To stem the flow of gold, U.S. President Barack Obama this month signed into law a ban on the sale of precious metals to Iran.  But Turkey is not bound by the measure, said Turkish Foreign Ministry spokesman Selcuk Unal.

    "Turkey only feels itself legally bound only by U.N. Security Council resolutions or sanctions adopted under Chapter Seven," he said.

    However, analyst Yesilada said he expects Ankara to eventually comply.

    "The United States will first try to convince Ankara to unilaterally stop this. If that is not working, we will see rising pressure that paralyzes those [who] in any way intermediate or help intermediate this trade," he said.

    Until now Ankara has largely complied with U.S. measures against Tehran.  But Ankara still has to pay its bill for Iranian gas. Analysts point out that diversifying Turkey's energy dependency on Iran takes time and can be expensive. This month, Turkey signed a $12 billion deal with an Abu Dhabi company to develop the use of coal in energy production.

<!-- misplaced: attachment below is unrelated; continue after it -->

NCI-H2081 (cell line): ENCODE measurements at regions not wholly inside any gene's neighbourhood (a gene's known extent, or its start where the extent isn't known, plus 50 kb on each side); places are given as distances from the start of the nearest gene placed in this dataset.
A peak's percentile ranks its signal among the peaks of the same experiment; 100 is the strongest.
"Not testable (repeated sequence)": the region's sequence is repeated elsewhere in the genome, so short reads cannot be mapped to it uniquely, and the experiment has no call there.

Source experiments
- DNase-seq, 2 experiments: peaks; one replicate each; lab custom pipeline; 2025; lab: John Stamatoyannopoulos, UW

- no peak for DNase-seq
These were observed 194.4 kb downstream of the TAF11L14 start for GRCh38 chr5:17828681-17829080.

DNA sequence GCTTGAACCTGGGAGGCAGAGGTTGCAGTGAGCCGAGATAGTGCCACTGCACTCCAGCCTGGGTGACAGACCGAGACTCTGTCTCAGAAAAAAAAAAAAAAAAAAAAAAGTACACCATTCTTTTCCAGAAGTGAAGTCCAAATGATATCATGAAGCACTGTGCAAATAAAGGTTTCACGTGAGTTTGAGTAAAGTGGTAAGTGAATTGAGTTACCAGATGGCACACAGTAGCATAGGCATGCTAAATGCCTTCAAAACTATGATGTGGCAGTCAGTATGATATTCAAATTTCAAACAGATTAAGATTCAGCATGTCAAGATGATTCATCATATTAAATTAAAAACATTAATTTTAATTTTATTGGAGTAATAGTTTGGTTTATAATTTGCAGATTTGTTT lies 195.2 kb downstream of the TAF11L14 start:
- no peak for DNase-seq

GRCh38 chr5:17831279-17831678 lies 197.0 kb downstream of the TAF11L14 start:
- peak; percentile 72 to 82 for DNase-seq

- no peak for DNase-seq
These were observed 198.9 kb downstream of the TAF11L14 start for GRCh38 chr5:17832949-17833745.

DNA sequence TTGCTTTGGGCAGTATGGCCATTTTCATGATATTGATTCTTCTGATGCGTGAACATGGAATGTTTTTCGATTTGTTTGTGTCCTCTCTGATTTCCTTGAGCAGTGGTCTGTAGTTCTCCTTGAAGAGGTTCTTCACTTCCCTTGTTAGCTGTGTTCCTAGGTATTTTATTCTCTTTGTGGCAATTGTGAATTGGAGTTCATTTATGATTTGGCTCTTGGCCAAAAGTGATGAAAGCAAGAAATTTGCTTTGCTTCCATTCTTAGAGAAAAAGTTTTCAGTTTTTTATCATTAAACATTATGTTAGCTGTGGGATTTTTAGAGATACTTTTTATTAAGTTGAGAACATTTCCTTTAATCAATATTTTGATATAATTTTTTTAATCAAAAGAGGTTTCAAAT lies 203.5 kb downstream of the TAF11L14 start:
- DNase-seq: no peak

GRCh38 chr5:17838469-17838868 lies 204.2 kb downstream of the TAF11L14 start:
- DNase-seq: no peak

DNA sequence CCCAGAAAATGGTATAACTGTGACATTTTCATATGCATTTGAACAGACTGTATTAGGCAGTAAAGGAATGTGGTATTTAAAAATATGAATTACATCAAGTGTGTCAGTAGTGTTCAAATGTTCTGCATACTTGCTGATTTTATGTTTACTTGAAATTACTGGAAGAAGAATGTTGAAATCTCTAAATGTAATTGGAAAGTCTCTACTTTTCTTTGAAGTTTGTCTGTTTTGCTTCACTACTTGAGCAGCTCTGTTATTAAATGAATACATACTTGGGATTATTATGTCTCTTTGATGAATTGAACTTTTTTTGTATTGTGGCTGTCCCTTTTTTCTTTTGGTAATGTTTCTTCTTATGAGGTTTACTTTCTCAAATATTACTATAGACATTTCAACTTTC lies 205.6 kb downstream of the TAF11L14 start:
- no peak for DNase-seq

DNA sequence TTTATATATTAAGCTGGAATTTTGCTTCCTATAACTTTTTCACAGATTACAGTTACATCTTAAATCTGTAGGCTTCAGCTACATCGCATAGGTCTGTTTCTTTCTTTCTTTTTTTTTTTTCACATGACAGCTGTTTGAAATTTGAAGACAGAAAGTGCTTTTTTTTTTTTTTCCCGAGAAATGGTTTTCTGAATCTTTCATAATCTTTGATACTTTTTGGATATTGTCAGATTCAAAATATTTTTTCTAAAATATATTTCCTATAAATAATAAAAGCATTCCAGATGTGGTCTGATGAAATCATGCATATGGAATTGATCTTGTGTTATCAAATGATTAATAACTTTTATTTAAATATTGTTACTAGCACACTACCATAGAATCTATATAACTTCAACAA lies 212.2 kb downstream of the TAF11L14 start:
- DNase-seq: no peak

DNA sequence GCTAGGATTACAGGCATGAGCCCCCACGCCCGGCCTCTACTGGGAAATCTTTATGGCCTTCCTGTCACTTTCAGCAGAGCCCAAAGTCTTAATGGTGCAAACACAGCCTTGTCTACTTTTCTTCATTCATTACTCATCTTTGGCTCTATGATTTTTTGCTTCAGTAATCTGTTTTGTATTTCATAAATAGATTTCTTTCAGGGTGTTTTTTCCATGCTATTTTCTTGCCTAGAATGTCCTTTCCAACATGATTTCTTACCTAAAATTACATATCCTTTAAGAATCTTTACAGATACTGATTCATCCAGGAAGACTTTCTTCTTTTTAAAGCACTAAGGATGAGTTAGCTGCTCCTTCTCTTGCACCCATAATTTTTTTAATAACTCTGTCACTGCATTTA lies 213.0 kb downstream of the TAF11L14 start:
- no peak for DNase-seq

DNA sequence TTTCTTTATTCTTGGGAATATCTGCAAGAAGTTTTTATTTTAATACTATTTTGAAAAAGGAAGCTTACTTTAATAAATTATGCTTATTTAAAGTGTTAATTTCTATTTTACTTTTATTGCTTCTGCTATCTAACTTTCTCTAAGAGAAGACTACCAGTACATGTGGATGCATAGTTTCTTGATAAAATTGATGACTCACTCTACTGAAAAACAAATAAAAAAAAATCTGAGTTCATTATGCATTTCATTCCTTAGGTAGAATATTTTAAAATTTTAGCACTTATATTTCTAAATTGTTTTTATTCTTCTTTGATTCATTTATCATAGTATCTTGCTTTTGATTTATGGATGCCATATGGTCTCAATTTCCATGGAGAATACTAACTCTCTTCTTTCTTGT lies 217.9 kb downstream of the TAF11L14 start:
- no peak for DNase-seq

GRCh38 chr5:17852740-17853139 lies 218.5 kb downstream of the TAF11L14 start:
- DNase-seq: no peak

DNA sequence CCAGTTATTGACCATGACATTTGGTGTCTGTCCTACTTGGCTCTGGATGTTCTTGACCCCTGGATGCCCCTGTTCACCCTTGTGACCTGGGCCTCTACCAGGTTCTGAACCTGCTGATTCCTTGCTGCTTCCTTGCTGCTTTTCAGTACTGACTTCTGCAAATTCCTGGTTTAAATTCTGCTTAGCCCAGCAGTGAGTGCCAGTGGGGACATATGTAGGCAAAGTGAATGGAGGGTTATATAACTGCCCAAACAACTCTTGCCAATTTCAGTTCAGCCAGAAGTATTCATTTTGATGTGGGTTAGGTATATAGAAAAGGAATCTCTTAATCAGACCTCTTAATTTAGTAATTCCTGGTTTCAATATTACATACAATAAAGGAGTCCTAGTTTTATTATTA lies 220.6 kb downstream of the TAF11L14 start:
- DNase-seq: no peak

But Jamshid Assadi, an expert on Iran at France’s Burgundy Business School, said there are short-term alternatives to gold for Ankara to pay Tehran.

    "One of the solutions for Iran, and they did that mainly with India, was that 'We sell you oil and you cannot pay us back so we do barter: you give us your products, whatever we need,'" Assadi said.

    A senior Turkish official, who spoke on condition of anonymity, confirmed that Ankara was looking into bartering as a means of continuing to trade with Iran. Experts point out bartering has an added bonus for Turkey.  Any products it barters will be locally produced, unlike gold, which it has to import.

    Bartering could also help allay security concerns, said Yesilada.